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The day my life changed - When I realised we'd won the fight to ban the cane, I felt triumphant

For me, it started as an emotional thing: just a feeling that corporal punishment was wrong. But it ended as an absolute conviction.

Corporal punishment used to be just another part of a teacher's armoury. When I began working as a supply teacher at a girls' school in east London, I would see people wandering around the school carrying canes.

This was 1968. I was horrified that the cane was being used on girls. I couldn't see any rationale for it. And this was a fairly chaotic school: the cane wasn't making any difference whatsoever.

Then I saw an advert for a meeting in Westminster, the first meeting of the Society of Teachers Opposed to Physical Punishment (STOPP), and I decided to go. It was packed. There were hundreds of people, filling the hall and spilling out on to the stairs.

I joined the committee and we hired a bigger room for our next meeting. Then virtually nobody turned up.

We ran a sharp, tight little campaign. We had to think about ways of expressing ourselves. Did we talk about "whacking people", "smacking people", "caning", "slippering" or "welting"? The way you express an idea creates an image in people's heads.

In the very early stages, another organisation wanted to join us. Their idea was to hire a plane and drop leaflets over Eton. But you can do without friends like that when you are dealing with such a sensitive issue.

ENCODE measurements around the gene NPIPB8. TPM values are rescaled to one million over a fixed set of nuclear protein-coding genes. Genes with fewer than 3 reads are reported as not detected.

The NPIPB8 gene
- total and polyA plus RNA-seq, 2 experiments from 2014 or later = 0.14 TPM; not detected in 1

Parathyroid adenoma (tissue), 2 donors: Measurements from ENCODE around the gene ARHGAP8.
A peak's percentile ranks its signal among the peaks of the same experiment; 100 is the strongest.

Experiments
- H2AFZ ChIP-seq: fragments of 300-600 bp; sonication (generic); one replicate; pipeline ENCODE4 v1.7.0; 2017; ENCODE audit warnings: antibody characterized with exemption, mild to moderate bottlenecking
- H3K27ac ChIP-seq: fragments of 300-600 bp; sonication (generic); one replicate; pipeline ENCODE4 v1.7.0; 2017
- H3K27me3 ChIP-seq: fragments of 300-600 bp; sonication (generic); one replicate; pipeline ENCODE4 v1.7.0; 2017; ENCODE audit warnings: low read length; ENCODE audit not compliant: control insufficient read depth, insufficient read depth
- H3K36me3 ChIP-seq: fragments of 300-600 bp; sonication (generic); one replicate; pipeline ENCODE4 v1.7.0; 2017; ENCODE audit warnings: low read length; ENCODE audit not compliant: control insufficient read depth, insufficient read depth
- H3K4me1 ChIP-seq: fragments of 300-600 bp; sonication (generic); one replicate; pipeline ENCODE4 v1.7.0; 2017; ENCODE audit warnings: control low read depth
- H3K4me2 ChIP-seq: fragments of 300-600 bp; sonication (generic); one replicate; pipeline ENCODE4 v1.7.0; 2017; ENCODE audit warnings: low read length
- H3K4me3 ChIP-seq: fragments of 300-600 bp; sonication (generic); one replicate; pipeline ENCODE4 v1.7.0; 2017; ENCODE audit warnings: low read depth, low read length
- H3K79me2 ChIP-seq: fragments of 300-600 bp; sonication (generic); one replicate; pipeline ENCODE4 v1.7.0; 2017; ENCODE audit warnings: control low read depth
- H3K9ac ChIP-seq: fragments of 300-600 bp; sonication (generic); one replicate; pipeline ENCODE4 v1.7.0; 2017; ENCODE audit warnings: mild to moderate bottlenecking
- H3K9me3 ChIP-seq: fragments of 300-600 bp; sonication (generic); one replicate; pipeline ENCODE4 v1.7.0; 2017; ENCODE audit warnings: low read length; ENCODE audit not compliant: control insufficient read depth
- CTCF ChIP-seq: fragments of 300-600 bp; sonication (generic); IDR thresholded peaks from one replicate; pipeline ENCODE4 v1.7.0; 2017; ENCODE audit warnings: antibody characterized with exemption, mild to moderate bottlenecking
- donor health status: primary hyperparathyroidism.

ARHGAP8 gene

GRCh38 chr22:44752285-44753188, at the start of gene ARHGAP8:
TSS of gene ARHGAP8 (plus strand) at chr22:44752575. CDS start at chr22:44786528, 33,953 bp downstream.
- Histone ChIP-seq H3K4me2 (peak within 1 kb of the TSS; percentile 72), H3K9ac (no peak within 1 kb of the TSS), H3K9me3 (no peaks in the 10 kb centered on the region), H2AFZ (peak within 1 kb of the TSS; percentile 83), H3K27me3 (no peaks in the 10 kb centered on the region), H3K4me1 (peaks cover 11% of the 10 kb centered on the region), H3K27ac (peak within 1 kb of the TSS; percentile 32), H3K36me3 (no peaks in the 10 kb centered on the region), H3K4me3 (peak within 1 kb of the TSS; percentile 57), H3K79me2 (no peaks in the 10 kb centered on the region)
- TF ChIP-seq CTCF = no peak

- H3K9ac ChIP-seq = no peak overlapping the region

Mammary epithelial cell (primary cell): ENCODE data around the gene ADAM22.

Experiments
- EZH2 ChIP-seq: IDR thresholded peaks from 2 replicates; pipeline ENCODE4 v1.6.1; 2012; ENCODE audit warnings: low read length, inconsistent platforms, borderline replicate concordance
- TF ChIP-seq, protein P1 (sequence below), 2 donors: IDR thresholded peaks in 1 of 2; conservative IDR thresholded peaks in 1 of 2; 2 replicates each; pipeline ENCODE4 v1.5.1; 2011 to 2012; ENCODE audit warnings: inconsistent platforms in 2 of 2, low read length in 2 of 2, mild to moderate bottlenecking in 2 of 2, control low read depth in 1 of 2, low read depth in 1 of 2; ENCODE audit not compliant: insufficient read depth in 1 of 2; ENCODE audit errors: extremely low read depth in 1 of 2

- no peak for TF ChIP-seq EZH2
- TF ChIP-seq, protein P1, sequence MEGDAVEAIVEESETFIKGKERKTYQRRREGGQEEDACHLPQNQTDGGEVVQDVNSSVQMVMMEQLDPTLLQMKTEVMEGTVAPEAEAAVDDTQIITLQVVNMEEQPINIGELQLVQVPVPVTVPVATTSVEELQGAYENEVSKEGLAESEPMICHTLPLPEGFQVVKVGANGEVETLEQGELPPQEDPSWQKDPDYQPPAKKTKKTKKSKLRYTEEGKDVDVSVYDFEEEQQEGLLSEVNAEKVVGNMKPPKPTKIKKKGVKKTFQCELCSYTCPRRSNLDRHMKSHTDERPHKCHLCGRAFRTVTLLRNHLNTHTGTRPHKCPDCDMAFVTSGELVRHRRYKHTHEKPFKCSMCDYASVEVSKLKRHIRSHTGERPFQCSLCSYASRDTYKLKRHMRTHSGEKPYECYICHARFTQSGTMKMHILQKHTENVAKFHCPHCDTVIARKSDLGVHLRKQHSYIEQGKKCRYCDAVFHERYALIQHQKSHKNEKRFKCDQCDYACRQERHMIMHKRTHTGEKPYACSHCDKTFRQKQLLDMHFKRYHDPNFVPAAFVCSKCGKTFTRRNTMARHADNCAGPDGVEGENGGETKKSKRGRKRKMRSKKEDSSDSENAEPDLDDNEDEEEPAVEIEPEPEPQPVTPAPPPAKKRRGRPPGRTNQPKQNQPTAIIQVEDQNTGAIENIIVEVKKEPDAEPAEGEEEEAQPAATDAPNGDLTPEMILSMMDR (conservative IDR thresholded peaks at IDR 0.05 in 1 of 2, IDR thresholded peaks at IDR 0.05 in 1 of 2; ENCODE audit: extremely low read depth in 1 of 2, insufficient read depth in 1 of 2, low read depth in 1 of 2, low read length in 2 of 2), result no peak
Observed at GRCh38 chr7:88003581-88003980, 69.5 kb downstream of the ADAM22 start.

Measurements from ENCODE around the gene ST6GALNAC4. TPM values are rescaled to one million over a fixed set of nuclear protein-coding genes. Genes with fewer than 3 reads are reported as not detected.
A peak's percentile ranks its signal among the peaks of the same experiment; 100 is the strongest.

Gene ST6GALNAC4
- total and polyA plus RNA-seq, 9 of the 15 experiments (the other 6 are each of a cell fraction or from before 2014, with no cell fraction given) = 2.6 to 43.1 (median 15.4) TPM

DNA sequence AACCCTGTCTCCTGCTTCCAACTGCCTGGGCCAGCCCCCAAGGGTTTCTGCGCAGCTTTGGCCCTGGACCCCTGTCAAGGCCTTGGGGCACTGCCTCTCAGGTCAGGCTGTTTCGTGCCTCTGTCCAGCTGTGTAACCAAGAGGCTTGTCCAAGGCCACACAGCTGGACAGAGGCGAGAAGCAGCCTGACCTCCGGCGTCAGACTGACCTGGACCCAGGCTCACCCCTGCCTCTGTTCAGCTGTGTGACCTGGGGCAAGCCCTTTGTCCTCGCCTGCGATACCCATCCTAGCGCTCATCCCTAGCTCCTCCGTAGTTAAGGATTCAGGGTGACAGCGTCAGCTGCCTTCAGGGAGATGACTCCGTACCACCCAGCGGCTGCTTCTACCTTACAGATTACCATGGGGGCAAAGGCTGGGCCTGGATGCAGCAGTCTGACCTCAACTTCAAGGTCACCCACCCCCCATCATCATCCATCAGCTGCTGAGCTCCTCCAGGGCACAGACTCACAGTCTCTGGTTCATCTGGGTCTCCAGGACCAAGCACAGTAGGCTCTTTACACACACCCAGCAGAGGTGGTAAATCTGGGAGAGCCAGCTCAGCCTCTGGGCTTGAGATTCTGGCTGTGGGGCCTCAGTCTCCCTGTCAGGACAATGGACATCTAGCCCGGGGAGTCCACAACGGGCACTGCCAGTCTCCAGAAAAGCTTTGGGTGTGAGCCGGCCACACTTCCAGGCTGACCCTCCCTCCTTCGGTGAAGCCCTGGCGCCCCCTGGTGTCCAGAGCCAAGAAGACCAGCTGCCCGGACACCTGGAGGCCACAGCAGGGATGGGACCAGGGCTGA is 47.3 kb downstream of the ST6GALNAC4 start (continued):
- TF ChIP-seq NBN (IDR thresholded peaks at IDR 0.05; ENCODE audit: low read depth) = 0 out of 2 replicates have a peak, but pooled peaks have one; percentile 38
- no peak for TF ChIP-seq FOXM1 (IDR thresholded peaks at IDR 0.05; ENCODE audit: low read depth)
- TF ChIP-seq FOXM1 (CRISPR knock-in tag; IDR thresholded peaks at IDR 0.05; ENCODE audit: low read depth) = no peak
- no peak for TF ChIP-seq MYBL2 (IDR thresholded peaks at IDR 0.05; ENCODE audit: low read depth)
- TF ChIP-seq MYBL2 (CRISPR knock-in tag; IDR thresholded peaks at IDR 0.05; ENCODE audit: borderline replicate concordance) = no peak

We didn't need to worry about attracting publicity. Anything that was said about the subject was picked up very quickly: the topic is attention-grabbing. But we didn't particularly want to be in the media. We just wanted to abolish corporal punishment.

People often thought that there was a huge groundswell of people who resisted change. But there wasn't. There were individuals who jumped up and down in defence of caning, but usually it was the same old same old. Most people were pretty ambivalent.

I suppose corporal punishment might have done some good to teachers' morale, but you were also risking injury to the kids: some lost the use of their thumbs after being hit on the hand. And there was the psychological damage caused by your role model beating you up.

If anything, it just provoked violence. There were schools in London where kids were being hit all day, every day. The kids would wait until they reached the sixth form, and then torch the teachers' cars. People forget, but we have come a long way since then.

We needed time to build on good examples. We pointed to places such as Poland, which had given up the cane a long time ago. We built up evidence, showed that there was nothing to be worried about: giving up corporal punishment would have absolutely no impact in schools.

It was very satisfying when corporal punishment was outlawed in 1987. The reason it was so satisfying was because it had taken such a long time: it took us more than 15 years to get there.

The moment our achievement came home to me was when we abolished STOPP. I chaired the meeting when we closed down. It was just a small, very bureaucratic event, and then we had a drink afterwards. But it was one of the most satisfying things I have ever done. We had set ourselves a thing to do, and we had done it. That's not something you can say very often.

Nick Peacey, former chairman of STOPP, is now a member of the Faculty of Children and Health at the University of London's Institute of Education. He was talking to Adi Bloom.

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